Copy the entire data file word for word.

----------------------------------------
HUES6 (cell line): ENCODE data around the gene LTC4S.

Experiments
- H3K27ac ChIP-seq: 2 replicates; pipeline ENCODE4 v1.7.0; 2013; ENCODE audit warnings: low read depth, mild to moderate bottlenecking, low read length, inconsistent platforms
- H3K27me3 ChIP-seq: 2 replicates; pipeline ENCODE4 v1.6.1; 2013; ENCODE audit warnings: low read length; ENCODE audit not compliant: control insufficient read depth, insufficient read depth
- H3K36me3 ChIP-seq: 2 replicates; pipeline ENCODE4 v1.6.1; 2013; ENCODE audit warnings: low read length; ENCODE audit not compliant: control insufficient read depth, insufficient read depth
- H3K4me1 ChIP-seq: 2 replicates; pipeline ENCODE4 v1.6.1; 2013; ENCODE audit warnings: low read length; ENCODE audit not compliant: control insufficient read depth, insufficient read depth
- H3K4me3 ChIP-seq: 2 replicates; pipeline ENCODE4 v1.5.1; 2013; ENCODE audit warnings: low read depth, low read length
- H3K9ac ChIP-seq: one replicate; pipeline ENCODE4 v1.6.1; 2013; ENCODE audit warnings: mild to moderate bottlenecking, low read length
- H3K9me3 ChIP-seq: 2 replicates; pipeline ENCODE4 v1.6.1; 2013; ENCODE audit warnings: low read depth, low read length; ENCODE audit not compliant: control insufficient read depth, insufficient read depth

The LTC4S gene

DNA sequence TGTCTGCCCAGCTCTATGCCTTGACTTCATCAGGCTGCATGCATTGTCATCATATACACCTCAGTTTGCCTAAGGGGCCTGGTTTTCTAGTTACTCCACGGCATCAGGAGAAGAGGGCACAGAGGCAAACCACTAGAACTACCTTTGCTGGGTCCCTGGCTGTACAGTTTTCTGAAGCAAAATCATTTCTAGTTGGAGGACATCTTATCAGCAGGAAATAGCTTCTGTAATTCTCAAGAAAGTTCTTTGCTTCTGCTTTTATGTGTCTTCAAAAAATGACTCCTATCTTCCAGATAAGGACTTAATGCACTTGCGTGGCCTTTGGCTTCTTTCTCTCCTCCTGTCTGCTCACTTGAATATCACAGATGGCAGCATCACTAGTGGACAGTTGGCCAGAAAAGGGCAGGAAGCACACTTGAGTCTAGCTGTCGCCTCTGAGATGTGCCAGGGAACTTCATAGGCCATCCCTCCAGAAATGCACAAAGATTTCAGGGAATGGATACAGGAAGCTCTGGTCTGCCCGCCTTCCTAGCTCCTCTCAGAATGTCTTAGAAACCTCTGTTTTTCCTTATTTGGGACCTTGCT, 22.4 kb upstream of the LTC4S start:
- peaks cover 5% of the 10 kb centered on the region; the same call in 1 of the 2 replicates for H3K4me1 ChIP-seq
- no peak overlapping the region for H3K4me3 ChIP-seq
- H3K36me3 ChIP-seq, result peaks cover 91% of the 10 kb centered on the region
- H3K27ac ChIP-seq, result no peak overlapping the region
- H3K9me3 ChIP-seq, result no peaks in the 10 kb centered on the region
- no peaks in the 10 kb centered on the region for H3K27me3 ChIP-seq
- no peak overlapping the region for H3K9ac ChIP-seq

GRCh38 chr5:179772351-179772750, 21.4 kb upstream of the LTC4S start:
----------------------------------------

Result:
HUES6 (cell line): ENCODE data around the gene LTC4S.

Experiments
- H3K27ac ChIP-seq: 2 replicates; pipeline ENCODE4 v1.7.0; 2013; ENCODE audit warnings: low read depth, mild to moderate bottlenecking, low read length, inconsistent platforms
- H3K27me3 ChIP-seq: 2 replicates; pipeline ENCODE4 v1.6.1; 2013; ENCODE audit warnings: low read length; ENCODE audit not compliant: control insufficient read depth, insufficient read depth
- H3K36me3 ChIP-seq: 2 replicates; pipeline ENCODE4 v1.6.1; 2013; ENCODE audit warnings: low read length; ENCODE audit not compliant: control insufficient read depth, insufficient read depth
- H3K4me1 ChIP-seq: 2 replicates; pipeline ENCODE4 v1.6.1; 2013; ENCODE audit warnings: low read length; ENCODE audit not compliant: control insufficient read depth, insufficient read depth
- H3K4me3 ChIP-seq: 2 replicates; pipeline ENCODE4 v1.5.1; 2013; ENCODE audit warnings: low read depth, low read length
- H3K9ac ChIP-seq: one replicate; pipeline ENCODE4 v1.6.1; 2013; ENCODE audit warnings: mild to moderate bottlenecking, low read length
- H3K9me3 ChIP-seq: 2 replicates; pipeline ENCODE4 v1.6.1; 2013; ENCODE audit warnings: low read depth, low read length; ENCODE audit not compliant: control insufficient read depth, insufficient read depth

The LTC4S gene

DNA sequence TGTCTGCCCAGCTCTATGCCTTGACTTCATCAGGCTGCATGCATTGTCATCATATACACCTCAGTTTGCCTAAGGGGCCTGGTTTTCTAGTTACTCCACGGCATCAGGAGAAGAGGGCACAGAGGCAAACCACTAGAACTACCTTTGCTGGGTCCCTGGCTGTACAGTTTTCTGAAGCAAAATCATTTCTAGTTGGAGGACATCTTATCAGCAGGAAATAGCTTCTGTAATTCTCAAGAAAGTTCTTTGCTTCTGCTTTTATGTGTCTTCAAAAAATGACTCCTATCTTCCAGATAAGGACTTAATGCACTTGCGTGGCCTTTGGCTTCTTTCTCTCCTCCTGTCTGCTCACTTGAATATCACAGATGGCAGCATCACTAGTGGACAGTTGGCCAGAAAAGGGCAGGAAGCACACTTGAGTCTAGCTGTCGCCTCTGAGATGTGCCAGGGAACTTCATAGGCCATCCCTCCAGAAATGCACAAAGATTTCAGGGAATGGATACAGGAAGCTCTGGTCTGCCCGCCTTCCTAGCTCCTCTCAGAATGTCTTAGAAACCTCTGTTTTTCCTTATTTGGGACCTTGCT, 22.4 kb upstream of the LTC4S start:
- peaks cover 5% of the 10 kb centered on the region; the same call in 1 of the 2 replicates for H3K4me1 ChIP-seq
- no peak overlapping the region for H3K4me3 ChIP-seq
- H3K36me3 ChIP-seq, result peaks cover 91% of the 10 kb centered on the region
- H3K27ac ChIP-seq, result no peak overlapping the region
- H3K9me3 ChIP-seq, result no peaks in the 10 kb centered on the region
- no peaks in the 10 kb centered on the region for H3K27me3 ChIP-seq
- no peak overlapping the region for H3K9ac ChIP-seq

GRCh38 chr5:179772351-179772750, 21.4 kb upstream of the LTC4S start: